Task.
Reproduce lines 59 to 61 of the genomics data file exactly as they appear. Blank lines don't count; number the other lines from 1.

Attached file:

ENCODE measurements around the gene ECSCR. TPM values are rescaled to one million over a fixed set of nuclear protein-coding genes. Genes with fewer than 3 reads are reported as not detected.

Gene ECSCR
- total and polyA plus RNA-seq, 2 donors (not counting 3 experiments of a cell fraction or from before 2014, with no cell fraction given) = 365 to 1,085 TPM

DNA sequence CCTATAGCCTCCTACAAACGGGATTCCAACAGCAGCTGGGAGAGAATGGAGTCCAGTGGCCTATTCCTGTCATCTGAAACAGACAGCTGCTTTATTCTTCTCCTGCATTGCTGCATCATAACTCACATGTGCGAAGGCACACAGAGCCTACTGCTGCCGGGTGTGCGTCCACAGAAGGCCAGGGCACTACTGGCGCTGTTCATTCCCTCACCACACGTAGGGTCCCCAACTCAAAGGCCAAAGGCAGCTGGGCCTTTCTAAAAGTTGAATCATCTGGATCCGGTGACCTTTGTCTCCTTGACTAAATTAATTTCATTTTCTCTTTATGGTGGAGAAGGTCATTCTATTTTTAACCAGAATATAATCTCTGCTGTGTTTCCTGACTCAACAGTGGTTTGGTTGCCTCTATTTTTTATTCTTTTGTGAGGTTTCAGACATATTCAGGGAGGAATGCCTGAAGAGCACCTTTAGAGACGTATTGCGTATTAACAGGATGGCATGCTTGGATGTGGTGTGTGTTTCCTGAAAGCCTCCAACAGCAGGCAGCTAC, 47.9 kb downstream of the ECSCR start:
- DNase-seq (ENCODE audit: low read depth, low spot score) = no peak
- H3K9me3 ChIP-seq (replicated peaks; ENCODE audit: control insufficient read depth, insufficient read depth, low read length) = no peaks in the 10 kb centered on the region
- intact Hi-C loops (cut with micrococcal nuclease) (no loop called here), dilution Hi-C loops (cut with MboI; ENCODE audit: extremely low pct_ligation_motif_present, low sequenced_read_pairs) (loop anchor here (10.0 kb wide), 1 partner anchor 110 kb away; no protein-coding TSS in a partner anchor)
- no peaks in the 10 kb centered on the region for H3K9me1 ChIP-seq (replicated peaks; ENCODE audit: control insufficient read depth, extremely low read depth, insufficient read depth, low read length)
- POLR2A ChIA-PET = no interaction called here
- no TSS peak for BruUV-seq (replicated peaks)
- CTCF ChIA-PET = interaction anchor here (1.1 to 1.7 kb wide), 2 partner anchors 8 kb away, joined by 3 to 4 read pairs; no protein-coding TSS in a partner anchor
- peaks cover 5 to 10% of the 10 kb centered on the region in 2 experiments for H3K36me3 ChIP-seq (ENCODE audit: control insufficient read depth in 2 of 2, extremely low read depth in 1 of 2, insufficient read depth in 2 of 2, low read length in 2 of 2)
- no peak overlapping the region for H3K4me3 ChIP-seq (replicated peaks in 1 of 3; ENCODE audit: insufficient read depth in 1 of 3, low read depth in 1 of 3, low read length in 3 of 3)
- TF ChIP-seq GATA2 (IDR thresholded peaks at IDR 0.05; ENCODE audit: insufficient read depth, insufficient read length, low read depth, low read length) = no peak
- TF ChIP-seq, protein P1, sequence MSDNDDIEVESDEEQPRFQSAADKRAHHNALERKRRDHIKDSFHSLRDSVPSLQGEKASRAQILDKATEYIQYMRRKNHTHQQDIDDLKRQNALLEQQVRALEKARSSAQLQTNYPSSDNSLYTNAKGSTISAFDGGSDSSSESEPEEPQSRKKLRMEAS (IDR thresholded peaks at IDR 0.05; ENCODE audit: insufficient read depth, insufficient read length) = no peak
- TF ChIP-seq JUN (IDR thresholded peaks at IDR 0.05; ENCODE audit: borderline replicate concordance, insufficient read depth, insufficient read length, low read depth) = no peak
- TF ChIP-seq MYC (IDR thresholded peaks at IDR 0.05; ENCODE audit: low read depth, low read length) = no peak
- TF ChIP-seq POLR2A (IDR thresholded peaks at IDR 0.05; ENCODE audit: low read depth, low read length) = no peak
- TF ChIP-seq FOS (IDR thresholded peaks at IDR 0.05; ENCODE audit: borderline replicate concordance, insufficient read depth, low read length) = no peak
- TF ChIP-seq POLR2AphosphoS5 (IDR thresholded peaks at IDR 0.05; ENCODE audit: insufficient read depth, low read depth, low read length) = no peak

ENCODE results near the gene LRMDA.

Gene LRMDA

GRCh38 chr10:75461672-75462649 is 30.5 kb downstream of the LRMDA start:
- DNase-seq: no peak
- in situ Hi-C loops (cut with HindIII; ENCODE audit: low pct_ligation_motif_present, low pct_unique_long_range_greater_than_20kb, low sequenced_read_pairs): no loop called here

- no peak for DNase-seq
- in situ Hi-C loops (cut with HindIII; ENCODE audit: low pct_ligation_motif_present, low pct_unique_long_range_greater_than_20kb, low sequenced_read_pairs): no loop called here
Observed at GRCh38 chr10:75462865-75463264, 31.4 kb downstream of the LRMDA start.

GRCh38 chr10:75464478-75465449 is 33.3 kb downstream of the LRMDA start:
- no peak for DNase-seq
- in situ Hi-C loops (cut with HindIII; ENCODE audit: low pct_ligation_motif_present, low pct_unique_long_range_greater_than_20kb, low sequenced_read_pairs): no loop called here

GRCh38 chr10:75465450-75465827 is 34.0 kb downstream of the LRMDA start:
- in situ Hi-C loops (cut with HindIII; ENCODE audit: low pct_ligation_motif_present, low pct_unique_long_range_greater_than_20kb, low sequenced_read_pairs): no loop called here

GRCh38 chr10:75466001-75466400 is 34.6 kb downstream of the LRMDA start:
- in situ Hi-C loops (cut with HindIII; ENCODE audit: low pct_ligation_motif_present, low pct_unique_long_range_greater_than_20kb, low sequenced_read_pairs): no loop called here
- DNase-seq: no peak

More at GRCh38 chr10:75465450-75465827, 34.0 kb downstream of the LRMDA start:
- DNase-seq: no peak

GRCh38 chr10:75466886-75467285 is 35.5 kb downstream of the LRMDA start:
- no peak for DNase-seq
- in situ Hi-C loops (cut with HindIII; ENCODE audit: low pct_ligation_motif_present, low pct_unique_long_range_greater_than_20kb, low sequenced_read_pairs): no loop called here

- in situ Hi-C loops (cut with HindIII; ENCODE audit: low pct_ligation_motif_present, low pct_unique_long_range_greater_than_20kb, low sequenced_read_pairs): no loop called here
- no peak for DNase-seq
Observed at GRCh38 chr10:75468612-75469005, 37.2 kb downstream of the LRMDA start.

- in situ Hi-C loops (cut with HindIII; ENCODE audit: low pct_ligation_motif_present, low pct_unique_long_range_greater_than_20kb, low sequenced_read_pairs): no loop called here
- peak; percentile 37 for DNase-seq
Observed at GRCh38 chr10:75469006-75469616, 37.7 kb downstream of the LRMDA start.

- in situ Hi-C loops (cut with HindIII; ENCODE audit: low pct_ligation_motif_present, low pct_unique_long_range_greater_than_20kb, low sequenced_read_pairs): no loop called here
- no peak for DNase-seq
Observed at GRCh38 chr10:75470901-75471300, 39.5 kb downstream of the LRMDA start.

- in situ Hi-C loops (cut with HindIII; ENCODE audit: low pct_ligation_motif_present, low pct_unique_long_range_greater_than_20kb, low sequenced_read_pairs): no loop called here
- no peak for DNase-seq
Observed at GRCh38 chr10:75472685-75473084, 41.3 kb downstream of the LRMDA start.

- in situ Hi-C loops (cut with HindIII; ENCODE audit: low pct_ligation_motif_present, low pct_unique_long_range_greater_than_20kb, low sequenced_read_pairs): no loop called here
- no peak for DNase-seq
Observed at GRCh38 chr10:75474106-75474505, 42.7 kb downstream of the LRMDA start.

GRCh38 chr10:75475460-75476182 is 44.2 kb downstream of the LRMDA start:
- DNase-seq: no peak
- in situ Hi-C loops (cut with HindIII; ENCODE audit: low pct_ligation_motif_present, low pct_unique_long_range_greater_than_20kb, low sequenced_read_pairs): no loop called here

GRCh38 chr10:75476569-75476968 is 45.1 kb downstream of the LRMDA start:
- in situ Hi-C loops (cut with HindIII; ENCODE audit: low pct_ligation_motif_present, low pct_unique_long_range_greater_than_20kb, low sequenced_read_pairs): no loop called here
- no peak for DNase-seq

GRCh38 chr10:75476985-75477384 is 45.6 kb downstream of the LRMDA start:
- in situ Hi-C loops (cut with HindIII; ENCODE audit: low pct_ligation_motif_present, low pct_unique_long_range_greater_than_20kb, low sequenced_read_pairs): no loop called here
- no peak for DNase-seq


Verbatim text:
- in situ Hi-C loops (cut with HindIII; ENCODE audit: low pct_ligation_motif_present, low pct_unique_long_range_greater_than_20kb, low sequenced_read_pairs): no loop called here

GRCh38 chr10:75476569-75476968 is 45.1 kb downstream of the LRMDA start:
- in situ Hi-C loops (cut with HindIII; ENCODE audit: low pct_ligation_motif_present, low pct_unique_long_range_greater_than_20kb, low sequenced_read_pairs): no loop called here